5. Okay – had to come back to correct myself. Suegra does not believe they’re good luck after all. She believes they’re BAD LUCK. Carlos says that if one lands on your house and hoots, it means someone will die. (So similar belief as to the story about your family!)

    I’m very certain that my (Anglo) great-grandmother thought they were lucky though. She had a collection of little porcelain owl statues at her house. I’m sure it would have given you nightmares. lol

    1. I’m glad you came back and told me this. I was beginning to think this was just a quirk on our part, but now I’m going to need to do some real research and see just how common this crazy belief is!

  6. I’m so glad I finally read this post! I love the: “the yelling and the crooning, the yelling and the crooning… who, who, who…” These are the things that as kids have you petrified because you’re witnessing a ritual of good/evil and of wills. My family from the ranchos in Mexico always had stories of las lechuzas, which (from what I understand) are female owls who are really witches transformed into owls. But I’ve heard the same thing about night hawks in Sonora and AZ as well.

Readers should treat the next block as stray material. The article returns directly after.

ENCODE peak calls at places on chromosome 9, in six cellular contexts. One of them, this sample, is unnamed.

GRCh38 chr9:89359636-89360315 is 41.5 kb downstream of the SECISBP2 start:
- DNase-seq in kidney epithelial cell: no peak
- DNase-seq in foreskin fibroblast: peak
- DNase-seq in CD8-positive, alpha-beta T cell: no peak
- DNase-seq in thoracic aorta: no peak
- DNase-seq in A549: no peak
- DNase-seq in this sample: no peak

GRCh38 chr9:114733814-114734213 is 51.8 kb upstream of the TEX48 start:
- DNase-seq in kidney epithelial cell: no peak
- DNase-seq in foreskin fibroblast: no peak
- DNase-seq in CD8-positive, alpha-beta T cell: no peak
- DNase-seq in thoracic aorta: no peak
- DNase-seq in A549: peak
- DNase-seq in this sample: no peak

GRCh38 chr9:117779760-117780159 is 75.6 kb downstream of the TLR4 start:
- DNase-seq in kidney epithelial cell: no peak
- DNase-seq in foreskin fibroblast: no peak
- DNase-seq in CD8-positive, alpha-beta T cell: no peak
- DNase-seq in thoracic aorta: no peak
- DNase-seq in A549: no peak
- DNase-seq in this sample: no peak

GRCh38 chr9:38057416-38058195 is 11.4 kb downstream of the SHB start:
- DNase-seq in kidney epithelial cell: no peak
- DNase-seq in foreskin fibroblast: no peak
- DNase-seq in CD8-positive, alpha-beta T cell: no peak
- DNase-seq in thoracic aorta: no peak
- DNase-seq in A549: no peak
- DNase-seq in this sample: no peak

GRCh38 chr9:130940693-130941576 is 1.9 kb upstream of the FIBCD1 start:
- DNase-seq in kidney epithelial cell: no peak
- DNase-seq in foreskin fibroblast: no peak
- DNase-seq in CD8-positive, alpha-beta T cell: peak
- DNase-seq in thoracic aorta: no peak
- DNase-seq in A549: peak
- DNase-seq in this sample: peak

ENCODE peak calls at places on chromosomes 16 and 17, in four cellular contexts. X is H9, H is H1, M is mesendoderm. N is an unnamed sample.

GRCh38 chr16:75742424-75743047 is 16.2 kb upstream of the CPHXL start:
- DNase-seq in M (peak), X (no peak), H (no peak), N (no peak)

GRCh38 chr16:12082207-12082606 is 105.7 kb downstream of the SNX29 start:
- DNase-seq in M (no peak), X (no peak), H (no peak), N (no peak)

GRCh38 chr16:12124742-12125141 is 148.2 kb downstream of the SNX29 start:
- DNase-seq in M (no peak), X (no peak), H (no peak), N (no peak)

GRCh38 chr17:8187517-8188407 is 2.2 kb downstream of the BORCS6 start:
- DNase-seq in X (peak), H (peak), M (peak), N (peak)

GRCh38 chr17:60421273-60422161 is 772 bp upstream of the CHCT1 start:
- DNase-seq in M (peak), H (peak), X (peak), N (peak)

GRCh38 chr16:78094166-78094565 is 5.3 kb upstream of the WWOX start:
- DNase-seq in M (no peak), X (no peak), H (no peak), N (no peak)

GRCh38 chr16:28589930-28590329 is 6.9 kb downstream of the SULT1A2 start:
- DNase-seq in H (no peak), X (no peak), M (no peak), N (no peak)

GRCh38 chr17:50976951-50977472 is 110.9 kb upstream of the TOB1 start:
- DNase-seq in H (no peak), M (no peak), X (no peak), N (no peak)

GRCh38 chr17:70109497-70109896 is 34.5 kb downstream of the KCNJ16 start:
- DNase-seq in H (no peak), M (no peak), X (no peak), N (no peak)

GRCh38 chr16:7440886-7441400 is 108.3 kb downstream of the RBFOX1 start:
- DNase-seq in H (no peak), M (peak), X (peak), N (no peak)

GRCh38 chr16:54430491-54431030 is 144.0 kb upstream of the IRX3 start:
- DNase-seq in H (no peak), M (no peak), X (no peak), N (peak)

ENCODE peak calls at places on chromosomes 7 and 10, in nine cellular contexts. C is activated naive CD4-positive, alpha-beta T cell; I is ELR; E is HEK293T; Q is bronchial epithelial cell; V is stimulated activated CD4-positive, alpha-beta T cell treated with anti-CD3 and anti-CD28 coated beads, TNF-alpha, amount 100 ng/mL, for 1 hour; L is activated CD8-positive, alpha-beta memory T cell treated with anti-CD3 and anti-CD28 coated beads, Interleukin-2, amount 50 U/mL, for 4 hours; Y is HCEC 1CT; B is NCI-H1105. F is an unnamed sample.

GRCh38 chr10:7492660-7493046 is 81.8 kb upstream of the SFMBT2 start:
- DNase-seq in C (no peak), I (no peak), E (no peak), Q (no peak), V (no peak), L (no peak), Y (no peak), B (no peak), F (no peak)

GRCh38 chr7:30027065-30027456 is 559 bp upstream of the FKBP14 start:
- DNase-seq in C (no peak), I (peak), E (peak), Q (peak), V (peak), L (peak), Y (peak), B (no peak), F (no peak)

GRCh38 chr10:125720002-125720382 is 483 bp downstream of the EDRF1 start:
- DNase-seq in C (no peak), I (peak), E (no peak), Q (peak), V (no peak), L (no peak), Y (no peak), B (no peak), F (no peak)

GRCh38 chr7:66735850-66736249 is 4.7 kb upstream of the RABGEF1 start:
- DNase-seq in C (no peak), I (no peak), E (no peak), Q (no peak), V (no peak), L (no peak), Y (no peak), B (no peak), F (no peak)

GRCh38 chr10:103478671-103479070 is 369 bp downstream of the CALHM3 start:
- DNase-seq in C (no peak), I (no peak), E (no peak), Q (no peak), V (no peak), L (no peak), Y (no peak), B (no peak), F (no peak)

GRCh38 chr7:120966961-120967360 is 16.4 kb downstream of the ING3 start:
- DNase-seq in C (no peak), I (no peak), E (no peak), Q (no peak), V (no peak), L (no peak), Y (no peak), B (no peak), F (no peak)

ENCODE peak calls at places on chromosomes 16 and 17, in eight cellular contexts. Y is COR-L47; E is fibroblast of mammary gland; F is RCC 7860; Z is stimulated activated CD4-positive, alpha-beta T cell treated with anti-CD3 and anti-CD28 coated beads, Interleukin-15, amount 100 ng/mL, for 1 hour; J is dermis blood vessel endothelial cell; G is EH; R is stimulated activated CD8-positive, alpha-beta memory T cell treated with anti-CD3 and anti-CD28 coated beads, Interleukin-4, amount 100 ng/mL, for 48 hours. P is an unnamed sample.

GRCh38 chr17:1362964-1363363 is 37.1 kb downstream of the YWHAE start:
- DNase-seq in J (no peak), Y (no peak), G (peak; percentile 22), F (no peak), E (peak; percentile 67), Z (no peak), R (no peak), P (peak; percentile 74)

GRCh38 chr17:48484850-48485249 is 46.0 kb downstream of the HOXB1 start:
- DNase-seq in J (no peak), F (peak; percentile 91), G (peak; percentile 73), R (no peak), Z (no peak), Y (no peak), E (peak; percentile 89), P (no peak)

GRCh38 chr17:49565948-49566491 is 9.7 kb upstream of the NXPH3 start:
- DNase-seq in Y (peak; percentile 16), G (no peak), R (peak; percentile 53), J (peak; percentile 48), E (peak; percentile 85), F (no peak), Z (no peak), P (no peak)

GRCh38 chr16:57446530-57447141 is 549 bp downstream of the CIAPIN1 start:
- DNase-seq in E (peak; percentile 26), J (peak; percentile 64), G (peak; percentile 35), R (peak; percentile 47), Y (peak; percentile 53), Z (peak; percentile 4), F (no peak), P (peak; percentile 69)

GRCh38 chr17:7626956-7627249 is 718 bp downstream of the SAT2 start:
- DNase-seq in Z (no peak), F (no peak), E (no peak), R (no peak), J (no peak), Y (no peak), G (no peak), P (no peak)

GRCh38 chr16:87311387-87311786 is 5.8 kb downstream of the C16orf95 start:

Growing up on the Rez, most of the Indians I know are fine with owls until they show up or hang out at your house nonstop. If they come inside a structure- that’s not good. Some tribes have a real hard time encountering coyotes while other tribes have no issue w/ them.

    Are you familiar with a nagual?